Record house bid

Auctioneer Martin Tyrrell announced a new record price of £75,000 for a house at Ballymote, Tuam. The price includes carpets, curtains and some extra items.

Galway in Days Gone By

Galway In Days Gone By

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A man lies on a bed of nails at the opening of Galway Shopping Centre, Headford Road, on October 26, 1972

1921

Silence is golden

Leaders on both sides have stated that the best assistance the country can give in the making of peace is to keep silence.

During the past week there has been a great deal of speculation, most of it harmless enough, as, for instance, the enterprising American journalist’s “exclusive” on the first meeting of the British Premier and the President of the Irish Republic; much of it positively mischievous, as the case of the efforts of a certain journal, which has grown hoary in the reputation for throwing in the apple of discord, to anticipate failure in advance.

Our American colleague was on surer and on safer ground when he told of how de Valera and Lloyd George met.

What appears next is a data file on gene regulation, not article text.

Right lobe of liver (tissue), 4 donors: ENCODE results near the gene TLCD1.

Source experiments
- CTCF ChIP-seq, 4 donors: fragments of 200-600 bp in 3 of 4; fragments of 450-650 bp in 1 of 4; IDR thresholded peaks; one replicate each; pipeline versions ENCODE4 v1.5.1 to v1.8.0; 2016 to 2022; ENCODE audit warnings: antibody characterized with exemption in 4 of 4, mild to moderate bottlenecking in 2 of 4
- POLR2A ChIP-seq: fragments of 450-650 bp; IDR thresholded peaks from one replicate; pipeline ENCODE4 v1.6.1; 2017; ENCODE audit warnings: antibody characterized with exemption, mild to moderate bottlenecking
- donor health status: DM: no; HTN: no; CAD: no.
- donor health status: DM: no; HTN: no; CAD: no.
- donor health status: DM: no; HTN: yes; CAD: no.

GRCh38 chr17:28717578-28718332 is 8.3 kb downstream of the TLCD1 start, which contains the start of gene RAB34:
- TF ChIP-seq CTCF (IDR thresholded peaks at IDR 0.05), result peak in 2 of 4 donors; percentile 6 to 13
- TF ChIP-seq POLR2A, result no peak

“Mr. Lloyd George,” he cabled, “was sitting at his desk when the Irish President entered. For just a minute these two gazed fixedly at one another. Then the British Premier walked across the intervening space and shook de Valera by the hand. He led him to a seat where they sat side by side. The atmosphere was tense. They faced one another. Then Lloyd George reached down for a box of cigars. But the Irish President is of Spartan mould. He neither permits himself to drink nor smoke. He politely but firmly waved the box away. Mr. Lloyd George, however, selected and lighted a Havana, and as the smoke curled upwards the atmosphere became decidedly easier!”

Good planning

The wise and practical man always lays by a store against the time when supplies will be scarce. One of the most serious effects of the prolonged drought is the scarcity of supplies of fodder for cattle-feeding during the coming winter and spring.